When is a high place not a high place? When it’s a bamah. Victims of an early imprecise translation, the bamot (the plural of bamah) of ancient Canaan and Israel still often appear in our Bibles as “high places,” but they were frequently much more than that, including open-air cultic sites, sacrificial altars and temples. In “What’s a Bamah?—How Sacred Space Functioned in Ancient Israel,” Beth Alpert Nakhai surveys the archaeological evidence for bamot to define the term more expansively and to clarify their role in ancient Israelite religion.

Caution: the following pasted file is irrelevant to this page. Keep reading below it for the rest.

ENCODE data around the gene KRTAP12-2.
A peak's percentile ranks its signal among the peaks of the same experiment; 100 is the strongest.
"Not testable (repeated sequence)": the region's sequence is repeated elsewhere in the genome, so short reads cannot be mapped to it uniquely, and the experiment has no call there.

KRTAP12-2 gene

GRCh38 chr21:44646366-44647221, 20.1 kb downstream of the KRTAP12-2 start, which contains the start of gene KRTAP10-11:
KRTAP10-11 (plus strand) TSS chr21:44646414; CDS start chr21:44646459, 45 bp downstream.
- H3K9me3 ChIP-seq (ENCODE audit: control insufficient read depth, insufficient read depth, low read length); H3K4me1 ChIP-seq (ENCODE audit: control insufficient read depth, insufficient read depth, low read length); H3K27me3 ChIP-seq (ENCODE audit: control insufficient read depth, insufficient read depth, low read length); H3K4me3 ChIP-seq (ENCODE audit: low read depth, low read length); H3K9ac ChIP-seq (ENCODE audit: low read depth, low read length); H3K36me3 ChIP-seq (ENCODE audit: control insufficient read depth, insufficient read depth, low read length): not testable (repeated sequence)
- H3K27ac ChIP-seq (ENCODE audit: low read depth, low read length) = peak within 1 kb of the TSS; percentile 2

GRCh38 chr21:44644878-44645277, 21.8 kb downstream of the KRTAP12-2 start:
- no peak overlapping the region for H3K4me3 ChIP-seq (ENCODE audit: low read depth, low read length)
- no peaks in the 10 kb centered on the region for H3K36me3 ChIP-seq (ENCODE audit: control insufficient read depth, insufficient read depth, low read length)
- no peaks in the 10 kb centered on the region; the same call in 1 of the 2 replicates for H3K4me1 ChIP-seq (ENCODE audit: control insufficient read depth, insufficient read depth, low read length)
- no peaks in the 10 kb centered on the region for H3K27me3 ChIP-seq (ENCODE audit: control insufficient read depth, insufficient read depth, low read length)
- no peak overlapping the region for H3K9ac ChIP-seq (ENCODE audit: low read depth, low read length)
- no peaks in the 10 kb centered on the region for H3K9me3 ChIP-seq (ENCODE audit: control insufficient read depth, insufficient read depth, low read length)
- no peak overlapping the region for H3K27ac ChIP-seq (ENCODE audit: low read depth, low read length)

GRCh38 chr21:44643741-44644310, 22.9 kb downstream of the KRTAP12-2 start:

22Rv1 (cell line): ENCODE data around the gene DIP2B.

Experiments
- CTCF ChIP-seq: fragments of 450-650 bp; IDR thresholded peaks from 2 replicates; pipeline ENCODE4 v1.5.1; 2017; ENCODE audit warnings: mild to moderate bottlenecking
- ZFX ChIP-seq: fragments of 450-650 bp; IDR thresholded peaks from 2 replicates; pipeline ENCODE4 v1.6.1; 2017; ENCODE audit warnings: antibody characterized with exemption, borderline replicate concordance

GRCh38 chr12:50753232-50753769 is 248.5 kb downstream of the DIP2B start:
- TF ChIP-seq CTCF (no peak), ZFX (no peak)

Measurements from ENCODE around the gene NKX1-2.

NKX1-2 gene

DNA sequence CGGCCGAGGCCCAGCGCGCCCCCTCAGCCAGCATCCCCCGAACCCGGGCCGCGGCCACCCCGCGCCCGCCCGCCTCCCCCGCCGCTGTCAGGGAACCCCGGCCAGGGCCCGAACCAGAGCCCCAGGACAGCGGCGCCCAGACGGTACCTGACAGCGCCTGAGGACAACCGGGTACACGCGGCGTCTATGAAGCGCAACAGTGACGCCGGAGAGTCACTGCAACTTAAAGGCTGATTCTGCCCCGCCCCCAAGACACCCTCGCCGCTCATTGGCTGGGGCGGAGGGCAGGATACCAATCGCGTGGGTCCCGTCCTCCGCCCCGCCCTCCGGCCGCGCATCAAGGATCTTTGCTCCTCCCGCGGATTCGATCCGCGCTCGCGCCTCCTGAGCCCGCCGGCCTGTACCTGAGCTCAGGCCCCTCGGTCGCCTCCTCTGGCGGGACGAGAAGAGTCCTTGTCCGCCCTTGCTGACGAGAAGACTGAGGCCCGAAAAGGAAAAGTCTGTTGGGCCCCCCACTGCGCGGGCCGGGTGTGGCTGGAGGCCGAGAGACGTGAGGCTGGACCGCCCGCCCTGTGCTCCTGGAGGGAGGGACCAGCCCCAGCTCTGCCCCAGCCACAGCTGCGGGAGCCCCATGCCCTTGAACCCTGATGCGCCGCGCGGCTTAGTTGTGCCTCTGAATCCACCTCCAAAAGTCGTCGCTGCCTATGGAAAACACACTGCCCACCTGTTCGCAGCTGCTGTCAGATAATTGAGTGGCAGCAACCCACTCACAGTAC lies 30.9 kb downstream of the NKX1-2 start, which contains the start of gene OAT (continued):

Nakhai earned her Ph.D. in Biblical archaeology from the University of Arizona in 1993 with her dissertation on “Sacred Places in Canaan and Israel: The View from Archaeology.” Since 1985, she has co-directed the Tell el-Wawiyat excavation in Israel’s lower Galilee, on which she has published several papers. As a student, Nakhai also worked as an illustrator and cartographer for numerous excavations in Israel. She has contributed several articles to the forthcoming Encyclopedia of Near Eastern Archaeology (Oxford).